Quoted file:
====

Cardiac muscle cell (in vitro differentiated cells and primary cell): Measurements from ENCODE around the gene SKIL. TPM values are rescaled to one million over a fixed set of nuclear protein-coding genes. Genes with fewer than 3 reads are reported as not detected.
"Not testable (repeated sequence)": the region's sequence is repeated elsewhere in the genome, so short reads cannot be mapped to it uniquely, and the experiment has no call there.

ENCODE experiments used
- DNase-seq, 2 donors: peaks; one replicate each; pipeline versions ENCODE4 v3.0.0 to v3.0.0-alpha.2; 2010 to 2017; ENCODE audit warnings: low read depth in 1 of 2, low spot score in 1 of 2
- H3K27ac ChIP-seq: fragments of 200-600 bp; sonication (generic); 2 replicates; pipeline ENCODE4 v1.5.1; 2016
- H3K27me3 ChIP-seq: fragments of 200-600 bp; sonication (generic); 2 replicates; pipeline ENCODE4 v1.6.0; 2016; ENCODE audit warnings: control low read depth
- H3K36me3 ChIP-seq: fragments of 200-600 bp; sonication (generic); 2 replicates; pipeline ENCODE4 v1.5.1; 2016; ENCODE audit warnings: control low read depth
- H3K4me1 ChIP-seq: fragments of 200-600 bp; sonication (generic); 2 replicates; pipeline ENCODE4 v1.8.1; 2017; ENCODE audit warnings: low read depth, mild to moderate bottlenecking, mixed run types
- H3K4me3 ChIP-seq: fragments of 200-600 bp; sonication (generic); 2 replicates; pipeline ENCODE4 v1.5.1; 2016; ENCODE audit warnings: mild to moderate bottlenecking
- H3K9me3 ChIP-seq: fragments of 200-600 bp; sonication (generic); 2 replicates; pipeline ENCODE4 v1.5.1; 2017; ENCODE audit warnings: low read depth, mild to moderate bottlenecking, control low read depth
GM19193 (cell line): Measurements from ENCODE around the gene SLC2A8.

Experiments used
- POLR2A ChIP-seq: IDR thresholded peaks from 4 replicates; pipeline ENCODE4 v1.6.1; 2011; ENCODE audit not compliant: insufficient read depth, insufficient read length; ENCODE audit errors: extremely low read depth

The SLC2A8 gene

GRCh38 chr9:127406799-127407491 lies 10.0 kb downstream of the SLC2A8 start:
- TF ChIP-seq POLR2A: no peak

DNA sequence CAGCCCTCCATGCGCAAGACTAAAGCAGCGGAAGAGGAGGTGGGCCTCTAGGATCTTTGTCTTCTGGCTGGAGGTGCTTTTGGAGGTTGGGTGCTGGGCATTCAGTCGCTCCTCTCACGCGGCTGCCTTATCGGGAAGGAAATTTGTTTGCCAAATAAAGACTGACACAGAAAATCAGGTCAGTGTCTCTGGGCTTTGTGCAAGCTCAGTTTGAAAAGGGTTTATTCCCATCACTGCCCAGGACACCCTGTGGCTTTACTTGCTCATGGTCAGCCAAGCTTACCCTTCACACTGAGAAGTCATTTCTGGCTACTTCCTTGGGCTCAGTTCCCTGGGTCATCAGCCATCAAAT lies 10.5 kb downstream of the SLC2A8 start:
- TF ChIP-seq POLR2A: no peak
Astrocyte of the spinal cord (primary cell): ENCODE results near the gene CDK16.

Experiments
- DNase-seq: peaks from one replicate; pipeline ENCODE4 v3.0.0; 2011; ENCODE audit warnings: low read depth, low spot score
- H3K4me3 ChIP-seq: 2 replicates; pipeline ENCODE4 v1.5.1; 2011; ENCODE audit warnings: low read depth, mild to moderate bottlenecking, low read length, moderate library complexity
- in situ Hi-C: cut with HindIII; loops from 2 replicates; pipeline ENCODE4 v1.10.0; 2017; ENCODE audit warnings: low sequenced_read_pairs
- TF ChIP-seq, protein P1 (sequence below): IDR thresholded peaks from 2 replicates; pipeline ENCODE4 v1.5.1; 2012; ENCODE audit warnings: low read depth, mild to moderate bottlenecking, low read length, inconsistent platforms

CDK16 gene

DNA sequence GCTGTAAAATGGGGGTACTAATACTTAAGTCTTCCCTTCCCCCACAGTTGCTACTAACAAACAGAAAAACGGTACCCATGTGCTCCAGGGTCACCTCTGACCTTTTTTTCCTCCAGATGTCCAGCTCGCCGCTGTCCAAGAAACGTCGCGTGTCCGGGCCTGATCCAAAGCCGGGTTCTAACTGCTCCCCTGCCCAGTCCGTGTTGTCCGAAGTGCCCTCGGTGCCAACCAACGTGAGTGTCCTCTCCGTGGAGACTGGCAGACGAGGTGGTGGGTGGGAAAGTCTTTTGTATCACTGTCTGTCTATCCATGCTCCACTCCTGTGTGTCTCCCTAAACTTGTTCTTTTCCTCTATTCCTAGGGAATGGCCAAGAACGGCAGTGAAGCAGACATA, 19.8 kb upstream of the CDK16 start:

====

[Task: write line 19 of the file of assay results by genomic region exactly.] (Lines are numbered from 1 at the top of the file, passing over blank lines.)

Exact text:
Astrocyte of the spinal cord (primary cell): ENCODE results near the gene CDK16.